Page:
Monday, February 20, 2012

Brown Bear: The Ambassador of Hello and Goodbye Hugs

The experience of music, movement, and play is important at every stage of development, and even more important to those individuals for whom development has been interrupted.  Children of neglect and trauma often share in common the uncertainty of adults abruptly leaving their lives. For instance, these children may have witnessed parents being taken away by police, or remember being taken from their home by a social worker, not knowing when they would next see their parents. For the young child, these events are typically unplanned and they do not always get to say goodbye to a loved one, nor get a hug goodbye.

My story dance class reaches out to children who have lived through these types of disruptions, sometimes more than once. A special element that has evolved in these groups is the role of Brown Bear, who has become the Ambassador for Hello and Goodbye Hugs. His role has developed over time and he now has an important place in my story dance classes.

At the beginning of each class, I remind the students that Brown Bear is soooo forgetful and that we all must tell him our names - again! I tell Brown Bear my name and pass him around. Each student tells Brown Bear their name and gives him a squeeze. The act of saying their names aloud has it's own empowering affect. Several of the children have delayed speech and finding their voice to say their own name is, for some, difficult. Often, the other children will not give the child holding Brown Bear the chance to say their own name, they just start shouting it (no matter how many reminders they get).  Still, some of these more quiet children have taken the opportunity to say their names with Brown Bear in their arms. Some do not say their own name, but they will hug him, and pass him to a friend. At the end of class, I bring back Brown Bear who travels to each student for a goodbye hug. This has been an beautiful event to witness and it is an essential part of class now.

Perhaps amidst the fun of singing, dancing, and reading stories, Brown Bear is helping these little ones gain wholeness and healing by giving them the chance to say hello and goodbye, on their terms. Perhaps. Or maybe it's just nice to hug a soft cuddly bear. I may never know the long term benefits of Brown Bear's role in their lives, but I do know that each child beams with joy when they hold him, and that is reason enough to bring him every week.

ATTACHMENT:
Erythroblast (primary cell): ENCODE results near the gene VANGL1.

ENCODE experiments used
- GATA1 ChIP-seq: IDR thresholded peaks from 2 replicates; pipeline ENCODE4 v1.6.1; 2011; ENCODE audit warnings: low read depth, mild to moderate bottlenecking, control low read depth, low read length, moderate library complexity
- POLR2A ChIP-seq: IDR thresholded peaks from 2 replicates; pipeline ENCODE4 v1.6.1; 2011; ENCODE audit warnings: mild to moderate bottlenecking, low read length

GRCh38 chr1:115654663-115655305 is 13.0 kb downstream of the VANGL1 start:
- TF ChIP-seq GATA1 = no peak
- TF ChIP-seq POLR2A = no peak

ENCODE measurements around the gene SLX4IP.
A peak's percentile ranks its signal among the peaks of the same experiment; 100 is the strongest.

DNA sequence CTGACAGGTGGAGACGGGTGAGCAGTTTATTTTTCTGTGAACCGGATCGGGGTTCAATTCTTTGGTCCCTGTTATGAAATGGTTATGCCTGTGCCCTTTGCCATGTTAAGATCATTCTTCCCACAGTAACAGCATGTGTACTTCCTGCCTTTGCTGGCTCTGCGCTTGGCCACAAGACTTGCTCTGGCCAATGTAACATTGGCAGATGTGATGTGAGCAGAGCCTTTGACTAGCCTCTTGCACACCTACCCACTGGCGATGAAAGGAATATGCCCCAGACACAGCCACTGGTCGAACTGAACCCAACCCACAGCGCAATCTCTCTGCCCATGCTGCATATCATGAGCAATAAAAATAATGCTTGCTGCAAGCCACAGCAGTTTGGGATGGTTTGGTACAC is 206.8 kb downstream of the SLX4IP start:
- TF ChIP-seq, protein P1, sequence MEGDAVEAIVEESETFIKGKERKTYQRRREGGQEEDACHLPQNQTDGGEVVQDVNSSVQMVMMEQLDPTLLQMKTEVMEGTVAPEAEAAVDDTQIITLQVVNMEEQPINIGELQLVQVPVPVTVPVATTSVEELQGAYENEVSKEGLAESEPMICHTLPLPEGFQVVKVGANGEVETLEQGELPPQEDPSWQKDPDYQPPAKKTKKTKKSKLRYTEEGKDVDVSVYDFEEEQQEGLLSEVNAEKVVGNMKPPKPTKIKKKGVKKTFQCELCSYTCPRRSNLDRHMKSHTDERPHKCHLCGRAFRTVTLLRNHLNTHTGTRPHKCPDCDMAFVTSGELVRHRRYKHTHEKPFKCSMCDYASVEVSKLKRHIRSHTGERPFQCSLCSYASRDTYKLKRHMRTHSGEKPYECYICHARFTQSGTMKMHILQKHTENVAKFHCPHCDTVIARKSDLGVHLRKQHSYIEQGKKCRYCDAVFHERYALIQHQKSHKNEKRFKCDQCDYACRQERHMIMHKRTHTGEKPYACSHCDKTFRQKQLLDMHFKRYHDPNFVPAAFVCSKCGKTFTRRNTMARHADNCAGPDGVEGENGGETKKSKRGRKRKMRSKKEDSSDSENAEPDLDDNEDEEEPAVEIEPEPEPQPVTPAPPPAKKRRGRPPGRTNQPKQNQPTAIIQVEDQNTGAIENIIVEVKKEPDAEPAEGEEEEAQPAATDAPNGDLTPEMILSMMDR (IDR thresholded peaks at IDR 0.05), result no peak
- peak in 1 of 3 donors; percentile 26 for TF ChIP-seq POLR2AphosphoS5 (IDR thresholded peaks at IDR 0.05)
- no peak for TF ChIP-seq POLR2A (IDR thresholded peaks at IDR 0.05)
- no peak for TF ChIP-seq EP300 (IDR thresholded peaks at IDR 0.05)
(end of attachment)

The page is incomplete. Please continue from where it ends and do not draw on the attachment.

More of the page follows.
Friday, February 3, 2012

The Red-Pink Dilemma

Before I offer scarves to any of the preschoolers, or even the older ones who I do these classes with, I like to read the story Color Dance by Ann Jonas.  Students preschool through kindergarten are captivated when I read this. When the story is over, I tell them that we will do our own color dance.

I pass out the scarves and regardless of what age I am working with, they get excited. To lead up to our color dance party, I play I Have a Little Scarf from Moving with Mozart by Georgian Stewart - a great guided music experience I recommend for any early learning classroom. I begin with this track because it introduces students to the different ways they can move with their scarf - like a ship sailing by, an enchanted curtain, leaves falling from a tree. The favorite is the shooting star, when we throw our scarves up in the air and try to catch them when they fall.

After our scarf exploration, it is time for the scarf dance party where students get to dance however they want with their scarves. The little ones love when I come-up to them during the dance party and cover them with a scarf, or let a scarf fall on them. The giggles abound!

But here is the problem I have with the book Color Dance. The entire thing is based on the primary colors and how they mix together to make new colors, but all the reds are pink! Before I read the first word of the story - which is the word red next to a girl dancing with a large scarf of the same color -  I ask the children, what color is this?

They all have the same answer, Pink! 

Then I show them real red in the form of a felt square, to make up for the red missing in the publication. The publishers of this book really messed up here, didn't they read what they were printing? Now when I read this book, I show all the colors with matching felt squares. I am thinking about painting over all the pink scarves that are supposed to be red with red paint so I don't have to keep going through this. Though despite this major glaring flaw, I continue to use the book because it really is a great a book for a creative movement class.  It would be great however to see this book reprinted so that the red actually looks red.